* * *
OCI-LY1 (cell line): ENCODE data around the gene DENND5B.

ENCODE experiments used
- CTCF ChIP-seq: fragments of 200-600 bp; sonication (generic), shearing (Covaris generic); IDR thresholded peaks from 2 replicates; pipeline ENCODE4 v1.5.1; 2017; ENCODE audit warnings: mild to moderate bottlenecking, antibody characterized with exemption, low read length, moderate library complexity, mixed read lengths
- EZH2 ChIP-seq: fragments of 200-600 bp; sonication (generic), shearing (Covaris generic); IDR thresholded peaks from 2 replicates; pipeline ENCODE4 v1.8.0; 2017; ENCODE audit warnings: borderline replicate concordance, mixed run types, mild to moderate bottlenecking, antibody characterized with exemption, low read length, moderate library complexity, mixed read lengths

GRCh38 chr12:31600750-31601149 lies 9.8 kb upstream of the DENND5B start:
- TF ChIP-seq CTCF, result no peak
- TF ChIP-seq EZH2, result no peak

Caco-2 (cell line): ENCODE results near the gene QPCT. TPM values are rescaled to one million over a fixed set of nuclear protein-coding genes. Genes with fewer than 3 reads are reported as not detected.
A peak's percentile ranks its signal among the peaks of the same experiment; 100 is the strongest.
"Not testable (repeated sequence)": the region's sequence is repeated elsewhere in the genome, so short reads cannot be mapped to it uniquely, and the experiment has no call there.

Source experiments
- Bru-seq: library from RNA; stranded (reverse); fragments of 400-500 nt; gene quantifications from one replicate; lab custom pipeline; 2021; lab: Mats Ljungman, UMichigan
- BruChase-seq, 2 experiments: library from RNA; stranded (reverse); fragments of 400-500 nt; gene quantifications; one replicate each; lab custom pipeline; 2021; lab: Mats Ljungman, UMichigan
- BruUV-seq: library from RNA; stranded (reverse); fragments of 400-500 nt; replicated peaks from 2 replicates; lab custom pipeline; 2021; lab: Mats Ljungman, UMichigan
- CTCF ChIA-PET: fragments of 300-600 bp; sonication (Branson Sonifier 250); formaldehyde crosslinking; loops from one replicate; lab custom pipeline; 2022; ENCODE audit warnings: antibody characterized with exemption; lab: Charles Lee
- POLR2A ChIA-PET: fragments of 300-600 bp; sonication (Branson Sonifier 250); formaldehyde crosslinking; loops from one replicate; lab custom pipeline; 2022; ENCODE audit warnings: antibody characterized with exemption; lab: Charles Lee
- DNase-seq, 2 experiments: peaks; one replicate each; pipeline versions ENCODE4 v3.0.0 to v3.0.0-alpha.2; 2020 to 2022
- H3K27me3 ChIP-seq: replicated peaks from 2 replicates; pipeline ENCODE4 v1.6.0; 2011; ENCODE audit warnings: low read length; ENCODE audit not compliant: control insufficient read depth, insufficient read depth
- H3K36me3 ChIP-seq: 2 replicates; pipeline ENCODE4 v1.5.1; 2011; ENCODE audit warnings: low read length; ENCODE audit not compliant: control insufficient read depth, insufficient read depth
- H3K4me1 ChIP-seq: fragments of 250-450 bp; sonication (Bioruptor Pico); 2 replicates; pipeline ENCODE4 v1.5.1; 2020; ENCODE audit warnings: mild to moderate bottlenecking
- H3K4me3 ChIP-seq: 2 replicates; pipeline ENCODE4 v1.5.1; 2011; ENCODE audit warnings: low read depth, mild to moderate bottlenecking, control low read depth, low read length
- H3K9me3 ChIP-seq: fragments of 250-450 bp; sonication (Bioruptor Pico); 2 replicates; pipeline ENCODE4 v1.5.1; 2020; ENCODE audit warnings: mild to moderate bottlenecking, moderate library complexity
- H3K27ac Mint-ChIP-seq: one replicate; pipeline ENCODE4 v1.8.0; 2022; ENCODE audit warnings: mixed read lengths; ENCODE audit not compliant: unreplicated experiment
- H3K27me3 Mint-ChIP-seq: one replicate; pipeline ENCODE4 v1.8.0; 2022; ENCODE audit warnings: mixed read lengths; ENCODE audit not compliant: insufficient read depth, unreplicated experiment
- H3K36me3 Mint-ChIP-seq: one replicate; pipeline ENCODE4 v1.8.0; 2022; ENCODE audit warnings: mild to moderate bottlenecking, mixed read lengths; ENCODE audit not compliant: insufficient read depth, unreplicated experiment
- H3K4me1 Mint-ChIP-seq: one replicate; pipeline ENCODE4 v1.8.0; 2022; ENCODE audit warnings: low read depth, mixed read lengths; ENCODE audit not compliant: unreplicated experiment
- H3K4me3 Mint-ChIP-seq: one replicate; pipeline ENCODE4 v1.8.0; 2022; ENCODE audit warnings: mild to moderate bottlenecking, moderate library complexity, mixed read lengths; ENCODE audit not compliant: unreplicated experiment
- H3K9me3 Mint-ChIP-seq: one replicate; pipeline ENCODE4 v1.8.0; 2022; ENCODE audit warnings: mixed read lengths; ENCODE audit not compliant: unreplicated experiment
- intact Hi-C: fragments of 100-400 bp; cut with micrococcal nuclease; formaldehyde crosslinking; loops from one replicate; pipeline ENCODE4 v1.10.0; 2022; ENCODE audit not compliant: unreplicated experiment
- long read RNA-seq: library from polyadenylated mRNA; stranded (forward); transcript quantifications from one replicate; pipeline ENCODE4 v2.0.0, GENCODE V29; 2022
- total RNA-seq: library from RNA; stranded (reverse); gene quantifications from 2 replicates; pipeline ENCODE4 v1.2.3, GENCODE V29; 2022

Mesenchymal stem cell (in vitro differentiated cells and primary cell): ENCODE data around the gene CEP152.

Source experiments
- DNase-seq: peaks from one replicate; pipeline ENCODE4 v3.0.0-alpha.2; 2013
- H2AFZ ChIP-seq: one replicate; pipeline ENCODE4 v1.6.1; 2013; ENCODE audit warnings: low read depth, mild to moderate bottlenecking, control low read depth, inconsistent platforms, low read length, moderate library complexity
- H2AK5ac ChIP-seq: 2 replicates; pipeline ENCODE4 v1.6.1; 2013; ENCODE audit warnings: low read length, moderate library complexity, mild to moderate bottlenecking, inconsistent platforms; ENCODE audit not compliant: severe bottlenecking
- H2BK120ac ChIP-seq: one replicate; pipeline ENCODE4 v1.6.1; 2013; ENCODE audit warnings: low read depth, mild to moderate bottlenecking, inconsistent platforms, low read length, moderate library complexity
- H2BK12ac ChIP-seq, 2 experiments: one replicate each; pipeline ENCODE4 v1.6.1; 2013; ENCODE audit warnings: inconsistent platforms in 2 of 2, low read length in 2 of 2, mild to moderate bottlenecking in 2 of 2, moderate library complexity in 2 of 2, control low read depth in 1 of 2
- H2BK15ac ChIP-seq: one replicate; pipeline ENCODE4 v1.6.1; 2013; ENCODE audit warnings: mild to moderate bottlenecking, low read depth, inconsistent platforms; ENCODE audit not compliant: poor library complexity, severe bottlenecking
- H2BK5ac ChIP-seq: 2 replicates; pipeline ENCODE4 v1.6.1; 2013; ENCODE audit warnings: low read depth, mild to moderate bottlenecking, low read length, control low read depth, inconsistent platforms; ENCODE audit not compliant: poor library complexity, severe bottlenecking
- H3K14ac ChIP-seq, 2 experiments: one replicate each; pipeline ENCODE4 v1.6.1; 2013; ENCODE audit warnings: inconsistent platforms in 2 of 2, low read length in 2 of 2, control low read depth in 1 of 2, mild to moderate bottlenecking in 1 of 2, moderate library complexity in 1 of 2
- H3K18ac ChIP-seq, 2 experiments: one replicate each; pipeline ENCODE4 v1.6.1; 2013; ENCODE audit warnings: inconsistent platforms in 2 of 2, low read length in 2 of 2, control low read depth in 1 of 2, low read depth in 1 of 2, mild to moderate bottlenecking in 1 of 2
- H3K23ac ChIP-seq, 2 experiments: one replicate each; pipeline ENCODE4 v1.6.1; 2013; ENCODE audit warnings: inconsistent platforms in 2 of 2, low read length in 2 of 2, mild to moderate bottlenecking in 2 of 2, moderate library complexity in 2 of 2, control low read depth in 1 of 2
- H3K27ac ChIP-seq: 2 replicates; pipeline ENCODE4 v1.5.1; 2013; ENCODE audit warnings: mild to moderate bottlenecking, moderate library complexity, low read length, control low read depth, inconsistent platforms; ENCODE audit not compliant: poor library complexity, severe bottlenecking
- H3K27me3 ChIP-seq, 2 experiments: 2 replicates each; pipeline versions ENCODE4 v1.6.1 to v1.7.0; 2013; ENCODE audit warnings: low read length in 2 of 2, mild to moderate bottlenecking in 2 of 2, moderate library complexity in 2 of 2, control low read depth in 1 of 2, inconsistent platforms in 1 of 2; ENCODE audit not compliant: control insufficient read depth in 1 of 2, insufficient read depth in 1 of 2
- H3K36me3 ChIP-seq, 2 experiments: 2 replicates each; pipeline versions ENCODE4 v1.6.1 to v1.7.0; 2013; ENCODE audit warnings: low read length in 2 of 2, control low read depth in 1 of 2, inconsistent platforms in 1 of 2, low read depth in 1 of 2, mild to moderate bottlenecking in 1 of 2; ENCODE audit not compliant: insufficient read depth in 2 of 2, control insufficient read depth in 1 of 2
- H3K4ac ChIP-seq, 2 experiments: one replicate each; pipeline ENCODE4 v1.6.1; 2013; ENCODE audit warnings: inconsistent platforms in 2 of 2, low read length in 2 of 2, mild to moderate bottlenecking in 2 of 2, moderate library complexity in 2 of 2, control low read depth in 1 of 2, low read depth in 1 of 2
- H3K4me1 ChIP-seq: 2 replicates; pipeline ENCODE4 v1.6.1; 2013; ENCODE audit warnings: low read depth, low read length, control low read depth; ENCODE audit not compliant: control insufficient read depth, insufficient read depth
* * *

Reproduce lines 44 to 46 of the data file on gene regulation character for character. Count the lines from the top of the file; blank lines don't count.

- H3K27ac ChIP-seq: 2 replicates; pipeline ENCODE4 v1.5.1; 2013; ENCODE audit warnings: mild to moderate bottlenecking, moderate library complexity, low read length, control low read depth, inconsistent platforms; ENCODE audit not compliant: poor library complexity, severe bottlenecking
- H3K27me3 ChIP-seq, 2 experiments: 2 replicates each; pipeline versions ENCODE4 v1.6.1 to v1.7.0; 2013; ENCODE audit warnings: low read length in 2 of 2, mild to moderate bottlenecking in 2 of 2, moderate library complexity in 2 of 2, control low read depth in 1 of 2, inconsistent platforms in 1 of 2; ENCODE audit not compliant: control insufficient read depth in 1 of 2, insufficient read depth in 1 of 2
- H3K36me3 ChIP-seq, 2 experiments: 2 replicates each; pipeline versions ENCODE4 v1.6.1 to v1.7.0; 2013; ENCODE audit warnings: low read length in 2 of 2, control low read depth in 1 of 2, inconsistent platforms in 1 of 2, low read depth in 1 of 2, mild to moderate bottlenecking in 1 of 2; ENCODE audit not compliant: insufficient read depth in 2 of 2, control insufficient read depth in 1 of 2